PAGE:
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Erected in 1877, the historic residence served as the Governor's Mansion from 1903-1967. It was built for local businessman Albert Gallatin, who was a partner in a hardware store called Huntington & Hopkins. The home is a beautiful example of Victorian architecture, featuring an ornate exterior and a four-story tower. It is closed to the public but was a house museum for many years. It was added to the National Register of Historic Places in 1970.

  • The historic Governor's Mansion was built in 1877.
  • This image depicts how the mansion looked when it was built.

Ten years after the house was built, Gallatin sold it to another local businessman, Joseph Steffens, who was the father of author and journalist Lincoln Steffens. Steffens owned the house until 1903 when state purchased it to be the governor's residence. In all, 15 governors and their families have lived in the house beginning with Governor Pardee. Ronald Reagan was the last to live here in 1967 (albeit for just a few months; the house was by then quite old and, and Reagan's wife claimed, a "fire trap") before Governor Brown and his wife moved into the home in 2015 after it underwent extensive remodeling. Governor Newsom and his family lived in the house briefly in early 2019 before ultimately deciding they wanted a more family-friendly home. The old house opened to the public not long after the Reagan's left.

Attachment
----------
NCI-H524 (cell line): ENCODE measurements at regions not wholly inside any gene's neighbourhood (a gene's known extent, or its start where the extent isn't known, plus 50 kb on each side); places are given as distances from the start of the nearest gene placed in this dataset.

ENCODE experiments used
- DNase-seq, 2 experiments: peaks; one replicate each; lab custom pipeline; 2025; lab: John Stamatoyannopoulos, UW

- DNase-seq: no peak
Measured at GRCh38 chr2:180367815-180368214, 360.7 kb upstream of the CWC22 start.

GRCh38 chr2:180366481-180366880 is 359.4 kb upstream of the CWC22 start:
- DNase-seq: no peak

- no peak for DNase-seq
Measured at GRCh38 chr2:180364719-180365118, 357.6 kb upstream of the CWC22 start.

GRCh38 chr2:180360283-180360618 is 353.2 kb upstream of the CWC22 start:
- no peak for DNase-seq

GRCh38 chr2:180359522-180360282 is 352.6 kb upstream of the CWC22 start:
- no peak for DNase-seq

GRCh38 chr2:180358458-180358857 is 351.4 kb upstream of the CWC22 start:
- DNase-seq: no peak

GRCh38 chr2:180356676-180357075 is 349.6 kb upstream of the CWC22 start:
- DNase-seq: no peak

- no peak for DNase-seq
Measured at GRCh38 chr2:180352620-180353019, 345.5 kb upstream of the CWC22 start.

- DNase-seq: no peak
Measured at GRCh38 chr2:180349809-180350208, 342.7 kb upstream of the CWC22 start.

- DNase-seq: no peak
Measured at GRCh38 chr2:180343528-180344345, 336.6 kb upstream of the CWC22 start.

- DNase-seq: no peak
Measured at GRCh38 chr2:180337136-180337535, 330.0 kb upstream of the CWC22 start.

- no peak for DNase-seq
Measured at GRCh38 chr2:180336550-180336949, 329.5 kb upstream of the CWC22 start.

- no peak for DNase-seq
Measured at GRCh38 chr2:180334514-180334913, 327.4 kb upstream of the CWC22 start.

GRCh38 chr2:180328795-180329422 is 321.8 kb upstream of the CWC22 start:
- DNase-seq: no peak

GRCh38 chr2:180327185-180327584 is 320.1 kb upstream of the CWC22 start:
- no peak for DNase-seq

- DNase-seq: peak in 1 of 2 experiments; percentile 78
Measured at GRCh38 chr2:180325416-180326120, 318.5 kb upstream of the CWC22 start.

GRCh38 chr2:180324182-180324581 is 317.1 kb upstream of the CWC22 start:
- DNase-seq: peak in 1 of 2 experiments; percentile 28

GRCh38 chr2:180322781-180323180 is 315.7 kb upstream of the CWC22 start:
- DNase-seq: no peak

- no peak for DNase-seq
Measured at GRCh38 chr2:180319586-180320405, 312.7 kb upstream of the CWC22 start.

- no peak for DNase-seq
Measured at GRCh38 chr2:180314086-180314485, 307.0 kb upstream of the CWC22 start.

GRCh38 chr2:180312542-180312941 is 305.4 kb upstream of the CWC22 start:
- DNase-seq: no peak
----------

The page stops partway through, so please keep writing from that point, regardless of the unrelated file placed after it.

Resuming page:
Duke, Jack S. "Governor's Mansion." National Park Service - National Register of Historic Places Nomination Form. November 10, 1970.

Finz, Stacy. "Governor's mansion empty in Sacramento." SFGate. October 24, 2010.

"Governor's Mansion." The Historical Marker Database. Accessed October 9, 2019.

Willon, Phil. "Gov. Gavin Newsom and family to pass on the governor’s mansion, head to Sacramento suburbs." Los Angeles Times.

Image Sources(Click to expand)

Kat Wade, San Francisco Chronicle:

The Historical Marker Database